By Bret Bernhardt
In my last post, we discussed the importance of community while working on Capitol Hill. The Fall is always a good time to take stock of your community, since it typically comes on the heels of time away from work during the summer and a break in your routine.
Now it’s time to get back into that routine and discover the importance of your community.
Author Chris Crowley says that we are mammals in our physiological make-up. As such, we are designed to run in herds or packs. I believe this natural tendency to congregate was implanted into our being by our loving Creator.
Now that you know your community is important, we will turn our attention to ways to make that happen. The best and most meaningful community is one that uniquely fits you. This means, that you will need to shape what it looks like.
The most poignant community for you will likely be found in people you already know. So, finding one or more relationships you can invest in and with will be your most valuable community.
What this looks like is found in reaching out to one or more people you know that you can meet with on a regular basis. Don’t let the logistics of it or a fear of commitment get in the way of experimenting with what this looks like.
“What this looks like is found in reaching out to one or more people you know that you can meet with on a regular basis.”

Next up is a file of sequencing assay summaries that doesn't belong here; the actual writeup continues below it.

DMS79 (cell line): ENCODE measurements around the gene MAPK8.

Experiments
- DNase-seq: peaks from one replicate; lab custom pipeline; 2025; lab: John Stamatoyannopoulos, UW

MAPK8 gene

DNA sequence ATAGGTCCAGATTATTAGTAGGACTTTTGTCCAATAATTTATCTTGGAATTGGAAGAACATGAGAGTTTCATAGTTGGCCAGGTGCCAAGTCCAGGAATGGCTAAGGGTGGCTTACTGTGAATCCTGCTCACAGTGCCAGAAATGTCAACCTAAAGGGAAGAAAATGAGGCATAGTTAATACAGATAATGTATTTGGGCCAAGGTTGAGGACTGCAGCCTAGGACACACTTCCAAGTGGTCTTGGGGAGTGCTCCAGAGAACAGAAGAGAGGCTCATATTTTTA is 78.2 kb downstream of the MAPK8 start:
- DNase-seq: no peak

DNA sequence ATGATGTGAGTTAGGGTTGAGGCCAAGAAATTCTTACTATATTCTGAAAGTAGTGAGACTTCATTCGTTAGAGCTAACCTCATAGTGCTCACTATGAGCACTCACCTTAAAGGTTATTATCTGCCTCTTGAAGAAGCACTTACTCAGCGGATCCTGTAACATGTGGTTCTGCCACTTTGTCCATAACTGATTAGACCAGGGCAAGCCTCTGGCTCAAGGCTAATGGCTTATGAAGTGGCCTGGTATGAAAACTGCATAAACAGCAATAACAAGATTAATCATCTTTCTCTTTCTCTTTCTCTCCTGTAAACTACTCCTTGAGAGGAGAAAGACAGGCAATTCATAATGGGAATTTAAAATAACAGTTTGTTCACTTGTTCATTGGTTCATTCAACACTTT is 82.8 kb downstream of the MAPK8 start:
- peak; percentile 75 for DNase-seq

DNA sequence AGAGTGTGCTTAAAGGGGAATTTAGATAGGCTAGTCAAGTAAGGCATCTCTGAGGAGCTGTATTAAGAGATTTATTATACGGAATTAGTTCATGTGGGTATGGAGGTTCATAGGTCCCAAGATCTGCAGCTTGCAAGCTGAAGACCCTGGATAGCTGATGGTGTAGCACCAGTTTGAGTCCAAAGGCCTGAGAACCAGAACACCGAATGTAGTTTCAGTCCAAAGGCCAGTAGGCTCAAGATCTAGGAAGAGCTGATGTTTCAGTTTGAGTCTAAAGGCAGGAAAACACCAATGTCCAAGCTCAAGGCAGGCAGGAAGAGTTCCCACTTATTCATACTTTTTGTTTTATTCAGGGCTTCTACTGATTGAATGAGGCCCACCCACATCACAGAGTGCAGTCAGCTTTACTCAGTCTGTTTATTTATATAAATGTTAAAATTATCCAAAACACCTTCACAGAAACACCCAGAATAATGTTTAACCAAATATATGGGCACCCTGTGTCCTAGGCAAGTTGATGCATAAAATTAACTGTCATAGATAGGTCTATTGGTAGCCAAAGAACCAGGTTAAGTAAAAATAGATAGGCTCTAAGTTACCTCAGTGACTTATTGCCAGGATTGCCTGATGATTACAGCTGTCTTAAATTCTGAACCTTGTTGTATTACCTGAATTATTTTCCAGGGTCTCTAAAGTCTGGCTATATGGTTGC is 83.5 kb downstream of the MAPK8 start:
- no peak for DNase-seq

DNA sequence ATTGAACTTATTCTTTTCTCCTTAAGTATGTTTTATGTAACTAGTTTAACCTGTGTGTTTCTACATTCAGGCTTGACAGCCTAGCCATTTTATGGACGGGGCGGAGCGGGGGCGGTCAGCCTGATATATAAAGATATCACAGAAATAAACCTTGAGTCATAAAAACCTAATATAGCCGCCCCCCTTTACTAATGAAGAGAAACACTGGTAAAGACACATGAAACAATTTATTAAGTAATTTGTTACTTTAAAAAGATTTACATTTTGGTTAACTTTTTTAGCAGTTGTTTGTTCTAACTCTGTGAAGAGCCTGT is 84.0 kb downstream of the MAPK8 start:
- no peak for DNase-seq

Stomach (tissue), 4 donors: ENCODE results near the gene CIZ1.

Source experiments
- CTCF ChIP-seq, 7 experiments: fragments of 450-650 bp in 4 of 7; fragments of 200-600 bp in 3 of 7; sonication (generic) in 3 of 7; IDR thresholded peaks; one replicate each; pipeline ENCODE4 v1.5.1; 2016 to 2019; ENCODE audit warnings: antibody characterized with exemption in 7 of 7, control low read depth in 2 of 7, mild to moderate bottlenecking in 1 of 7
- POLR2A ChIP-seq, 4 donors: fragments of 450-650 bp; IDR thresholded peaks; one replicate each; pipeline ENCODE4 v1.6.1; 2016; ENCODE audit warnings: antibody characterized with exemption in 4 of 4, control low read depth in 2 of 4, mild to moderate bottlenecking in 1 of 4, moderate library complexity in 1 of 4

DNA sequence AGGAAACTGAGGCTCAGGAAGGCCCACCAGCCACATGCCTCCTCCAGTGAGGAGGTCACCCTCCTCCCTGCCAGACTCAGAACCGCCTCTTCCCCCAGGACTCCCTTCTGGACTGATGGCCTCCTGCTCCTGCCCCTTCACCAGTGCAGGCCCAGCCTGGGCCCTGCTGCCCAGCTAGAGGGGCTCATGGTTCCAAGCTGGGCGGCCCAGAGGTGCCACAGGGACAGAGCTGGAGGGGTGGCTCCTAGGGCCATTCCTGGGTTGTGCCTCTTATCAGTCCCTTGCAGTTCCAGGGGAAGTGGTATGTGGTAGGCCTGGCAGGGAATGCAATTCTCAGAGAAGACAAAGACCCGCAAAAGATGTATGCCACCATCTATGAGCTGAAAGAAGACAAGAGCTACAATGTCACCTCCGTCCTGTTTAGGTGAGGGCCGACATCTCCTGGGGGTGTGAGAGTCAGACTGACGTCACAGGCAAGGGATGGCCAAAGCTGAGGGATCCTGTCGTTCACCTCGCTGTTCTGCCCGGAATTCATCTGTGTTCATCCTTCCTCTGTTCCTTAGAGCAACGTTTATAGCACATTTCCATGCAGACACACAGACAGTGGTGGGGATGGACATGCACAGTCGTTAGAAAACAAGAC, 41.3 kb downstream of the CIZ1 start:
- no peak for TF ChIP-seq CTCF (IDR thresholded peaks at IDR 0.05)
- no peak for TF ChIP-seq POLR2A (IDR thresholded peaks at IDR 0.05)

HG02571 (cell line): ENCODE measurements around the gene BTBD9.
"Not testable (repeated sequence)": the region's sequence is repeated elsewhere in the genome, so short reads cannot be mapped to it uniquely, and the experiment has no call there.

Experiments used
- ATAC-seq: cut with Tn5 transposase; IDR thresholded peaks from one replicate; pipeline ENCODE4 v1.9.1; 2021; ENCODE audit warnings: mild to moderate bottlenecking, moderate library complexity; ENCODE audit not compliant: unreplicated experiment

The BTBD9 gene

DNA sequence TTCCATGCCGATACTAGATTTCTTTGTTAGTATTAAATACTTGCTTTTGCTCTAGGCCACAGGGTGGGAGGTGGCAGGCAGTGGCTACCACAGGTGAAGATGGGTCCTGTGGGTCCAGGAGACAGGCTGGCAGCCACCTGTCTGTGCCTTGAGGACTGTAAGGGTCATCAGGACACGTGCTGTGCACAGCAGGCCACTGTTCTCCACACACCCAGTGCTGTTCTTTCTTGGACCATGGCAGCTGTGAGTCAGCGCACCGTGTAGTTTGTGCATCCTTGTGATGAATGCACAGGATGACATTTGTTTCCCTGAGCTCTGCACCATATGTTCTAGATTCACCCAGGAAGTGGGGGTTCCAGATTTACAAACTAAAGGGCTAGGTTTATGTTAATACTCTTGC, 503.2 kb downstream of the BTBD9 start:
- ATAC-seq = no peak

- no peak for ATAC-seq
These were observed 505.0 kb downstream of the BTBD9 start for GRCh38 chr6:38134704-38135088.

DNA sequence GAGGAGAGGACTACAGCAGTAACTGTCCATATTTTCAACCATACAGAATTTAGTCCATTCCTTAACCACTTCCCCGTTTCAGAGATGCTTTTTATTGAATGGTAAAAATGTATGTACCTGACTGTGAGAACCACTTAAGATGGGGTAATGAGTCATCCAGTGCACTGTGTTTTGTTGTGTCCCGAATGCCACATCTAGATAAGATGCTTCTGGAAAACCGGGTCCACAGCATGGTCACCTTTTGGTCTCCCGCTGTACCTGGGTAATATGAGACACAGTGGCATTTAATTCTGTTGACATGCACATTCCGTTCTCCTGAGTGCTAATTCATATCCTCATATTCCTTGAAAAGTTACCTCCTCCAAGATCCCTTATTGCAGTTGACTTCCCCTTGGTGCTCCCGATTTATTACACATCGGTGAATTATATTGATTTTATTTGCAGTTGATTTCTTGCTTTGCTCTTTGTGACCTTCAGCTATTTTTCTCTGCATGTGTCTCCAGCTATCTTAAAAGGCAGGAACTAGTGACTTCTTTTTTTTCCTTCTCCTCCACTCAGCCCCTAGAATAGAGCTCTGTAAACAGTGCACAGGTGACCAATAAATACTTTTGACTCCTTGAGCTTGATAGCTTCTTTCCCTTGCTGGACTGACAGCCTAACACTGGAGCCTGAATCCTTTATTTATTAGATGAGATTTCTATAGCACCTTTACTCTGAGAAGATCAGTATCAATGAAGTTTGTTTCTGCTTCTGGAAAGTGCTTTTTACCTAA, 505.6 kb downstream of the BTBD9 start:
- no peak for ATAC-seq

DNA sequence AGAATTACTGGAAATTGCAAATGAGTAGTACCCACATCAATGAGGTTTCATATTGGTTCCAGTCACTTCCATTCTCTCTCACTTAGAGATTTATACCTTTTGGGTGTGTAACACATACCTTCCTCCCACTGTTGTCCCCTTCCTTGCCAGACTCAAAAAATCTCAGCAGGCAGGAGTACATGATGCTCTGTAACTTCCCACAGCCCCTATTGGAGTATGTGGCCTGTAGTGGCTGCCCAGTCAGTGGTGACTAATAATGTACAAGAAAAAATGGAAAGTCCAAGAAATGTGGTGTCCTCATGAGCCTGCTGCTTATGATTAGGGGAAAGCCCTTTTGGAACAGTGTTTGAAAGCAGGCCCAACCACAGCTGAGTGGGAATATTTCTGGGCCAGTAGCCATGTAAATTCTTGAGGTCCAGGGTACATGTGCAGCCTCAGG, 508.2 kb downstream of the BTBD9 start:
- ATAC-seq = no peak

This isn’t a marriage or a lifelong commitment, certainly at this point. It is, however, the seed bed for meaningful and possibly long-lasting relationships and community.
When I was on the Hill, I attended a regular Friday morning breakfast group of like-minded staffers who met either in the Longworth or Dirksen cafeterias at 8 AM for breakfast.
This was the most meaningful aspect of my personal time working on the Hill. Having these intentional relationships helped me make it through the ups and downs of working in the Senate.
It consisted of someone willing to take the lead in organizing it and inviting people to come. The structure of the time was pretty loose, and occasionally had someone from outside the group share a thought or concept. But, more often than not, it was self-lead.
“Having these intentional relationships helped me make it through the ups and downs of working in the Senate.”
Your group may not look exactly like this, but it is one way to begin developing those relationships on the Hill that will give you life and vibrancy to each and every day you are there.
There is no particular resource for forming your group, since it will be personal to you and your current relationships. Step out in faith and be willing to give your friends the freedom to come or not, but eventually you will find the people the Lord wants you to be with.
While your current friendships are the most important resource available to you, the Hill offers ample other resources to help you in finding the right community. Below is a small list of those.
If you are already part of a church, this is likely the best source of friendship and community you can find. Most, if not all, evangelical congregations have small-group ministries that are available for you to join, and I would highly encourage you to do so.
There are many churches and organizations to choose from but I will focus for now on those with a Capitol Hill ministry or component:
Looking for a Hill Job?
Check out this five-part HillFaith series by Bret Bernhardt. He has a wealth of experience, insider insight, how-tos and obscure terms (Example: Do you know what a “golden reference” is on the Hill?), plus lots of helpful links.